Rugby Union in New Zealand – Part 2

Rugby in New Zealand is seen as reflecting the journey of the country from a British colony to a pluralistic Pacific nation. The Maoris were playing rugby before the British arrived to set up a colony, and nowadays one in every seven New Zealanders can trace their heritage back to the indigenous population. That is 700,000 people, so they cannot be seen in any stretch of the imagination to be a minority group. The Haka is the original war dance or challenge from the Maori people to their opponents. The Haka is synonymous with All Blacks rugby, but it is also a part of the everyday New Zealand culture and way of life. Every secondary school rugby fixture is preceded with the schools very own Haka.

The Haka was almost lost to the All Blacks rugby in 2004 when the side felt that the original Ka Mate Ka Mate Haka was no longer relevant to the players in the side. In consultation, with the Ngati Toa Tribe Derek Lardelli was commissioned to produce a new Haka, and so the Kapa O Pango Hak was introduced. The ethnicity of the All Blacks has become even more diverse with migration into the country of pacific Islanders. Nowadays half of the All Blacks teams will have Maori or Pacific Island backgrounds.

Michael Jones possibly the greatest number 7 ever!

Michael Jones has won 55 caps for the All Blacks and many people believe that he is one of the greatest open side flankers to ever play the game. However, he has also received great accolades for the work that he has done with the Pacific Islander Young People since he left the game. His mother was Western Samoan, and he has spent a great deal of his time since retiring from playing for working for the charity Village Trust.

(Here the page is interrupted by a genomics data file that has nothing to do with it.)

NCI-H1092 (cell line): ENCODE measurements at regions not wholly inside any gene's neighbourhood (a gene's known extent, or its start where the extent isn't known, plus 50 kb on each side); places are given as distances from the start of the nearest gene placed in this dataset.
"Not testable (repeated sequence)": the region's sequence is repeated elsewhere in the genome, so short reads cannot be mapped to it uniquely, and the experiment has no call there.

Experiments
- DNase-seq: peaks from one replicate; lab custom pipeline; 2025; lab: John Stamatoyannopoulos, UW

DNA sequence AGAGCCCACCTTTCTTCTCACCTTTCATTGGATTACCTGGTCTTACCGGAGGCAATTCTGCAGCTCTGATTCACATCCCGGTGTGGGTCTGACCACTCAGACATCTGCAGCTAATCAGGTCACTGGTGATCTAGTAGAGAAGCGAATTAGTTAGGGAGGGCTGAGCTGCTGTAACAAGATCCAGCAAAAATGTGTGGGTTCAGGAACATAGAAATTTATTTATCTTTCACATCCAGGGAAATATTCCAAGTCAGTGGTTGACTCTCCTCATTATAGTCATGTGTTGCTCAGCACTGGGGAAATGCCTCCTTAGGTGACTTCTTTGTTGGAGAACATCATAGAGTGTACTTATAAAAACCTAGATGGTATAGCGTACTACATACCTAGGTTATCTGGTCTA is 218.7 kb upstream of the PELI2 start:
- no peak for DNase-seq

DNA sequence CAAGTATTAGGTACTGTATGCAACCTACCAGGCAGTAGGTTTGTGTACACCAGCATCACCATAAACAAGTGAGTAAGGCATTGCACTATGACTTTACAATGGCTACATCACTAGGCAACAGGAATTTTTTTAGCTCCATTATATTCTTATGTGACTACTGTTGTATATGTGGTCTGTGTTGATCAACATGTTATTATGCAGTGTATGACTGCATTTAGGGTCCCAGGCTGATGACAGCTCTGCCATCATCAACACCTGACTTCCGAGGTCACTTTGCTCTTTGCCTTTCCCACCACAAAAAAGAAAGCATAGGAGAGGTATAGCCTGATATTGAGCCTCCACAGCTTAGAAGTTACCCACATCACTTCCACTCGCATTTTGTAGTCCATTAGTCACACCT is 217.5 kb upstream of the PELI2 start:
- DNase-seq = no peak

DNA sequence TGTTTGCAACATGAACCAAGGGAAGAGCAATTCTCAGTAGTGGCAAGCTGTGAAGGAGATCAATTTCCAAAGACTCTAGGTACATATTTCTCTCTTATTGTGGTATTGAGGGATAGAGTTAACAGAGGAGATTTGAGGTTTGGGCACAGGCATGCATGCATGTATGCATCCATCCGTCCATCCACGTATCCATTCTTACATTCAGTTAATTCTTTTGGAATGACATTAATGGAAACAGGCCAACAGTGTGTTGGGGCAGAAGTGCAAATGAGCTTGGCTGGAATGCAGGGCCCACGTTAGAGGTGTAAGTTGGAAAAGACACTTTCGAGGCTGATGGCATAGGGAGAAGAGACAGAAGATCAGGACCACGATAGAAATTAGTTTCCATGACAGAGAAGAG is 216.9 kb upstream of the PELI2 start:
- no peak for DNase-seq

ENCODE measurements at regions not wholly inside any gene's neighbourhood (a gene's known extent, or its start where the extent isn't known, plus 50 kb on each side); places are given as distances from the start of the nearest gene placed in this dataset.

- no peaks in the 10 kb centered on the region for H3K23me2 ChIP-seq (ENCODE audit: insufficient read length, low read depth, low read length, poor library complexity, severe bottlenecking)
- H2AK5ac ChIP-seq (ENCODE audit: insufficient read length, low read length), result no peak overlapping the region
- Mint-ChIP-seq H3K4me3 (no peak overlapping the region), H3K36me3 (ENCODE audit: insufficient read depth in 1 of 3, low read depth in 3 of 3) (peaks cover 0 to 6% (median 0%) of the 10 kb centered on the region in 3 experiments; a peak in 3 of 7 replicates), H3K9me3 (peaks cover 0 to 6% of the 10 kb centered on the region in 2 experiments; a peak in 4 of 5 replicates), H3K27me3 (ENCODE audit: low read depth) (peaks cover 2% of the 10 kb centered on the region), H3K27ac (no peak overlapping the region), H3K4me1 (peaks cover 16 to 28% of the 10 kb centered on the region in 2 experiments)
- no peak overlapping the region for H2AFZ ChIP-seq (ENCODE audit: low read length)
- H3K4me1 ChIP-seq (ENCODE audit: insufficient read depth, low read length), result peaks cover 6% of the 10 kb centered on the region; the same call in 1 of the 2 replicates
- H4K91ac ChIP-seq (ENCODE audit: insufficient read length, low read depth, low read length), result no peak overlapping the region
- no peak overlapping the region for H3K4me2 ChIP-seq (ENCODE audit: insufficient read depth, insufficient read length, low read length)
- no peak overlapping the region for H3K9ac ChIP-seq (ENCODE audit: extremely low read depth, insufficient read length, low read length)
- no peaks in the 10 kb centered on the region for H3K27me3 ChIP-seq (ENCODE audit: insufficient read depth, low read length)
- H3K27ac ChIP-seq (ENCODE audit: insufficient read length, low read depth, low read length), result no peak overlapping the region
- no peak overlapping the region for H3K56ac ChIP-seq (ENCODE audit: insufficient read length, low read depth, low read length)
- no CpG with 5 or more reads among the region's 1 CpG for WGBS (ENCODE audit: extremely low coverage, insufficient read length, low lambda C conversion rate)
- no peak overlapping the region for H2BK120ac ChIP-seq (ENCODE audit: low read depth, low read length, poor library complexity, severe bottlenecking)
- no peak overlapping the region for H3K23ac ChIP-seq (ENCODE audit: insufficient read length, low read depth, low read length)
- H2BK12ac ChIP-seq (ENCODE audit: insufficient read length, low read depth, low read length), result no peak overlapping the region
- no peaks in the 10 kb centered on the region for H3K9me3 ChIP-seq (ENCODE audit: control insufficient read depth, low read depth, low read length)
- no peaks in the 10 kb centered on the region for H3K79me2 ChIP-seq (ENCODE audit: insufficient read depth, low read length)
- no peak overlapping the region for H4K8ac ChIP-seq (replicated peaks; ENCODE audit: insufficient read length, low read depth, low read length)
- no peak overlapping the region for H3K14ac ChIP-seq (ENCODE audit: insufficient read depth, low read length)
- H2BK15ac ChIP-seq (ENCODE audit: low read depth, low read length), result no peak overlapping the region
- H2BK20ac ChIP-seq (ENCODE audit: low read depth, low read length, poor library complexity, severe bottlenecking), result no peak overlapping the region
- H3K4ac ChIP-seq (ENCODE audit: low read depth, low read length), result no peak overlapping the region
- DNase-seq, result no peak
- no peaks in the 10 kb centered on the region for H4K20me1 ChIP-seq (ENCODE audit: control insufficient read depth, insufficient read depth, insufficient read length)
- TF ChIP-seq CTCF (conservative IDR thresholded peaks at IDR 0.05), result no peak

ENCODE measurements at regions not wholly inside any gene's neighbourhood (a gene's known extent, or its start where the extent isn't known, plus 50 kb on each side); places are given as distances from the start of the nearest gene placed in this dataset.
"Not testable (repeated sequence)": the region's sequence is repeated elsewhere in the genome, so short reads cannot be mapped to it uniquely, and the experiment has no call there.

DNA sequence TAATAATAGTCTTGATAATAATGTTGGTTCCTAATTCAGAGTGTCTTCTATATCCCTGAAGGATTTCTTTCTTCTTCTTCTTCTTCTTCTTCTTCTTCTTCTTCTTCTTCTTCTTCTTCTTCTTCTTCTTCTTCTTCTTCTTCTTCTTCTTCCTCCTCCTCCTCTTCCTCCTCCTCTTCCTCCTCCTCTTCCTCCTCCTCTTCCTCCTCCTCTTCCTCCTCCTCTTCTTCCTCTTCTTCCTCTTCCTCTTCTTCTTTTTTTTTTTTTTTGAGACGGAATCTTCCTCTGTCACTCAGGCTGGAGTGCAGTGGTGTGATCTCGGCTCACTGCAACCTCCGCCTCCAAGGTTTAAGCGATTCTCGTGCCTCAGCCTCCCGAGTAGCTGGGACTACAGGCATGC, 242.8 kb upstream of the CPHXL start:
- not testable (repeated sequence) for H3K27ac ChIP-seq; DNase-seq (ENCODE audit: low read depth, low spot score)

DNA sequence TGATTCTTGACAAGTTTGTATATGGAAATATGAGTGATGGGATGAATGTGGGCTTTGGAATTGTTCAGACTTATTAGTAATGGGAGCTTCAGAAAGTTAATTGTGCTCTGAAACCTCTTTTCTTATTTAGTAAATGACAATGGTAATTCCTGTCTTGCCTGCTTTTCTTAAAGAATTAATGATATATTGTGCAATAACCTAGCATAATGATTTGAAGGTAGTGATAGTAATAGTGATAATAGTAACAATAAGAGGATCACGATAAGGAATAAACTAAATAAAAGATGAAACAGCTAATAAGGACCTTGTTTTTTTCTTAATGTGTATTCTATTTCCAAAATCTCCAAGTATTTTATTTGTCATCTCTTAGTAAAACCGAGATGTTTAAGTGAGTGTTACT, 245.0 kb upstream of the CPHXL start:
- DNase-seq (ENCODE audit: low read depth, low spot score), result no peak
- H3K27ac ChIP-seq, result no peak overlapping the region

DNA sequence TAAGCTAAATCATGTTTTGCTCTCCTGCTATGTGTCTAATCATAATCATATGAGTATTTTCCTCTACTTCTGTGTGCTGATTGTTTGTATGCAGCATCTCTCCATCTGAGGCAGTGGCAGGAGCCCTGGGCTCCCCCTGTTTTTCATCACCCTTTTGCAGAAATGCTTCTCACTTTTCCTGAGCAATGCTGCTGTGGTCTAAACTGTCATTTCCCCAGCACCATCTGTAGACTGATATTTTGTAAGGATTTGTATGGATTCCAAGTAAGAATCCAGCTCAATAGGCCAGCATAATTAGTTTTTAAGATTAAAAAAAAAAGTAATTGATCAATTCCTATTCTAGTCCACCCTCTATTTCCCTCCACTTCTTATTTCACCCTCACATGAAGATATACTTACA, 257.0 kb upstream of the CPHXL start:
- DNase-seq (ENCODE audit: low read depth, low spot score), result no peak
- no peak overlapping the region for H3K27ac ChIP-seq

Colin Meads

Colin Meads played 55 times for the All Blacks between 1957 and 1971 captaining his country on eleven occasions. He was a second row forward who famously carried on playing in a test against South Africa after breaking his arm.

This was before the age of professionalism, and he made his living from his farm. The long hours of physical work kept him in a good physical shape for the rigors on the rugby field. After he had finished playing, he worked for the Crippled Children’s Society and the New Zealand Rugby Foundation.

Tana Umaga

Tana Umaga who played for both Samoa and the All Blacks

Tana Umaga was the first New Zealander of the Pacific Island descent to captain the All Blacks. He played on 74 occasions for the All Blacks scoring 180 points. He captained 21 times with 18 victories. Since finishing playing, he has gone into coaching starting with Toulon and he is now at the Auckland Blues.

Wayne “Buck” Shelford

Wayne Shelford was from Maori descent and played 22 times for the All Blacks. In 1987, against France in Nantes a stray French boot caught him in the scrotum leaving one testicle hanging free. He got the Physio to stitch it up and he carried on playing with four missing teeth. He eventually left the field with concussion. He captained the side from 1987 to 1980, and the side never lost. He took the team to Te Aute College, Maori school, to show the players how the Haka should be performed. From this date, the Haka has been performed with renewed vigor. There are many more legends of New Zealand rugby, and this list is merely subjective. What is for certain is that these players are seen by many as true greats of New Zealand sport.

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